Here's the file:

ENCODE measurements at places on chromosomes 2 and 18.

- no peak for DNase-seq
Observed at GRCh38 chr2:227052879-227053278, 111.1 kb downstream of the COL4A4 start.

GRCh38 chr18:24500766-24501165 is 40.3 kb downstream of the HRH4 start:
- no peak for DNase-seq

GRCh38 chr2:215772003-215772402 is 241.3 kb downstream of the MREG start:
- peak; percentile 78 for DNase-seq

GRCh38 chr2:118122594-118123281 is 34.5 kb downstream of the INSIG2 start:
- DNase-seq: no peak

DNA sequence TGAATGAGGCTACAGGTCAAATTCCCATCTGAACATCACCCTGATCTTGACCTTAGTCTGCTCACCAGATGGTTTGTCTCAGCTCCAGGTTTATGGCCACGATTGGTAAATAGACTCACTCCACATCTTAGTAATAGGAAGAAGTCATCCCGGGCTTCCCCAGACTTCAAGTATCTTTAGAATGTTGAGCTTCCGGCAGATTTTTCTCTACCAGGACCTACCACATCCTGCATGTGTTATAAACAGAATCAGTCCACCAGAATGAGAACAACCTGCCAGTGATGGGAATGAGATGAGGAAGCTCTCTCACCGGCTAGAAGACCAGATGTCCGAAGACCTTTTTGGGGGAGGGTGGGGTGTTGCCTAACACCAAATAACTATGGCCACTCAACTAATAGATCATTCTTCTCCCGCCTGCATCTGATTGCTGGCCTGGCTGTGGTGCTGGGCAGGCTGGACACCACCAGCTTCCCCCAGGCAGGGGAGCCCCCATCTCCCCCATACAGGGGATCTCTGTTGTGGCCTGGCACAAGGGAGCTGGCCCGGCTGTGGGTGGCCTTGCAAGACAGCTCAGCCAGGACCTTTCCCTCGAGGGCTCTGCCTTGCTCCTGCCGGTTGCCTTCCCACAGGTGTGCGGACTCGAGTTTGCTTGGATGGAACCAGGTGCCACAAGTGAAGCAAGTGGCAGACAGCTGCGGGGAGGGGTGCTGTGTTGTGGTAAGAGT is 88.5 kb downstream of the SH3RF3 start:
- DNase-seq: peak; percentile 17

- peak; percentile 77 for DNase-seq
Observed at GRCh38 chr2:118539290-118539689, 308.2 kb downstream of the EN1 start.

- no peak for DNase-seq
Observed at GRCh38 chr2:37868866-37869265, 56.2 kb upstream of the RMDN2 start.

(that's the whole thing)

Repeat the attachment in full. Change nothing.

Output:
ENCODE measurements at places on chromosomes 2 and 18.

- no peak for DNase-seq
Observed at GRCh38 chr2:227052879-227053278, 111.1 kb downstream of the COL4A4 start.

GRCh38 chr18:24500766-24501165 is 40.3 kb downstream of the HRH4 start:
- no peak for DNase-seq

GRCh38 chr2:215772003-215772402 is 241.3 kb downstream of the MREG start:
- peak; percentile 78 for DNase-seq

GRCh38 chr2:118122594-118123281 is 34.5 kb downstream of the INSIG2 start:
- DNase-seq: no peak

DNA sequence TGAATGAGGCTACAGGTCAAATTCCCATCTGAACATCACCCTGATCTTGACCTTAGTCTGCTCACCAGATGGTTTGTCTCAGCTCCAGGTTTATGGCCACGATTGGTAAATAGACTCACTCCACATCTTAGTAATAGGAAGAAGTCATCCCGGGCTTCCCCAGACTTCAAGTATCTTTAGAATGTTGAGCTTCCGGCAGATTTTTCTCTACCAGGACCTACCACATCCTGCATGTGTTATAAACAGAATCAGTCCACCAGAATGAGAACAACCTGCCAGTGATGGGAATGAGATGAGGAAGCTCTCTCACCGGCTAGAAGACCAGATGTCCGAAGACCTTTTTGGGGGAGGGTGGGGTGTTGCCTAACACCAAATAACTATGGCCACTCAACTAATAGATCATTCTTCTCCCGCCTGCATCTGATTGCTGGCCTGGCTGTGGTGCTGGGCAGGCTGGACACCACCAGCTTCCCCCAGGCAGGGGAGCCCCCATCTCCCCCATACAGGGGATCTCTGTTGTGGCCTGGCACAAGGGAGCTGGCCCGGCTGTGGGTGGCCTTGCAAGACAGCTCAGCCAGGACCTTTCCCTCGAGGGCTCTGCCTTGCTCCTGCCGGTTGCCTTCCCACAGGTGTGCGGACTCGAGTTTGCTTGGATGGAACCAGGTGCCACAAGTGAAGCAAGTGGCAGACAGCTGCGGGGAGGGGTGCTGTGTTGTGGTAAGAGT is 88.5 kb downstream of the SH3RF3 start:
- DNase-seq: peak; percentile 17

- peak; percentile 77 for DNase-seq
Observed at GRCh38 chr2:118539290-118539689, 308.2 kb downstream of the EN1 start.

- no peak for DNase-seq
Observed at GRCh38 chr2:37868866-37869265, 56.2 kb upstream of the RMDN2 start.